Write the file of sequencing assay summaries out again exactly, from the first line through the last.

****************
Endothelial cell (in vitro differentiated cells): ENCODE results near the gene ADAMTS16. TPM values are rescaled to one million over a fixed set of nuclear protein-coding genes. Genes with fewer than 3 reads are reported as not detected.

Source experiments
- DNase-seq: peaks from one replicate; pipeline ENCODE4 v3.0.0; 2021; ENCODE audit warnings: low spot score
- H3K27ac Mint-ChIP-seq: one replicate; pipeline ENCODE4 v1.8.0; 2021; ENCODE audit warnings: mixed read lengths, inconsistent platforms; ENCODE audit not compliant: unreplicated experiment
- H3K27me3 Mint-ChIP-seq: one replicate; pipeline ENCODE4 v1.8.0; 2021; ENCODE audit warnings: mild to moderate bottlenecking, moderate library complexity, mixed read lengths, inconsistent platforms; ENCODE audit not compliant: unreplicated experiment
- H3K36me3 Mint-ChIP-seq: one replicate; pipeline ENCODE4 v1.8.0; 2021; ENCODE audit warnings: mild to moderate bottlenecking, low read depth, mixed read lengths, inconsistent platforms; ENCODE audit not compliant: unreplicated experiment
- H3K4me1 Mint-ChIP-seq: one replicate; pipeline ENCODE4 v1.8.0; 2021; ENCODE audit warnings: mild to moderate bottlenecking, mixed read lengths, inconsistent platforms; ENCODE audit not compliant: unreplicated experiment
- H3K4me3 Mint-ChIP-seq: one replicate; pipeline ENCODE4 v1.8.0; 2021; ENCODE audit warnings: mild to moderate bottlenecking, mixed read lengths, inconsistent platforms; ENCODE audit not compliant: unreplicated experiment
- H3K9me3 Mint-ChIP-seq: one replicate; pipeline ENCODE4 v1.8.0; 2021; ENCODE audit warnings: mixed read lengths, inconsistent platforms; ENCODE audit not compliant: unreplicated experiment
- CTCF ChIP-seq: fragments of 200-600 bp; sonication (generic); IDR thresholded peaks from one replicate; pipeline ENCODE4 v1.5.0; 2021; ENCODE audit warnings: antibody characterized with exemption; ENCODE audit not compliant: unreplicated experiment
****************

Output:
Endothelial cell (in vitro differentiated cells): ENCODE results near the gene ADAMTS16. TPM values are rescaled to one million over a fixed set of nuclear protein-coding genes. Genes with fewer than 3 reads are reported as not detected.

Source experiments
- DNase-seq: peaks from one replicate; pipeline ENCODE4 v3.0.0; 2021; ENCODE audit warnings: low spot score
- H3K27ac Mint-ChIP-seq: one replicate; pipeline ENCODE4 v1.8.0; 2021; ENCODE audit warnings: mixed read lengths, inconsistent platforms; ENCODE audit not compliant: unreplicated experiment
- H3K27me3 Mint-ChIP-seq: one replicate; pipeline ENCODE4 v1.8.0; 2021; ENCODE audit warnings: mild to moderate bottlenecking, moderate library complexity, mixed read lengths, inconsistent platforms; ENCODE audit not compliant: unreplicated experiment
- H3K36me3 Mint-ChIP-seq: one replicate; pipeline ENCODE4 v1.8.0; 2021; ENCODE audit warnings: mild to moderate bottlenecking, low read depth, mixed read lengths, inconsistent platforms; ENCODE audit not compliant: unreplicated experiment
- H3K4me1 Mint-ChIP-seq: one replicate; pipeline ENCODE4 v1.8.0; 2021; ENCODE audit warnings: mild to moderate bottlenecking, mixed read lengths, inconsistent platforms; ENCODE audit not compliant: unreplicated experiment
- H3K4me3 Mint-ChIP-seq: one replicate; pipeline ENCODE4 v1.8.0; 2021; ENCODE audit warnings: mild to moderate bottlenecking, mixed read lengths, inconsistent platforms; ENCODE audit not compliant: unreplicated experiment
- H3K9me3 Mint-ChIP-seq: one replicate; pipeline ENCODE4 v1.8.0; 2021; ENCODE audit warnings: mixed read lengths, inconsistent platforms; ENCODE audit not compliant: unreplicated experiment
- CTCF ChIP-seq: fragments of 200-600 bp; sonication (generic); IDR thresholded peaks from one replicate; pipeline ENCODE4 v1.5.0; 2021; ENCODE audit warnings: antibody characterized with exemption; ENCODE audit not compliant: unreplicated experiment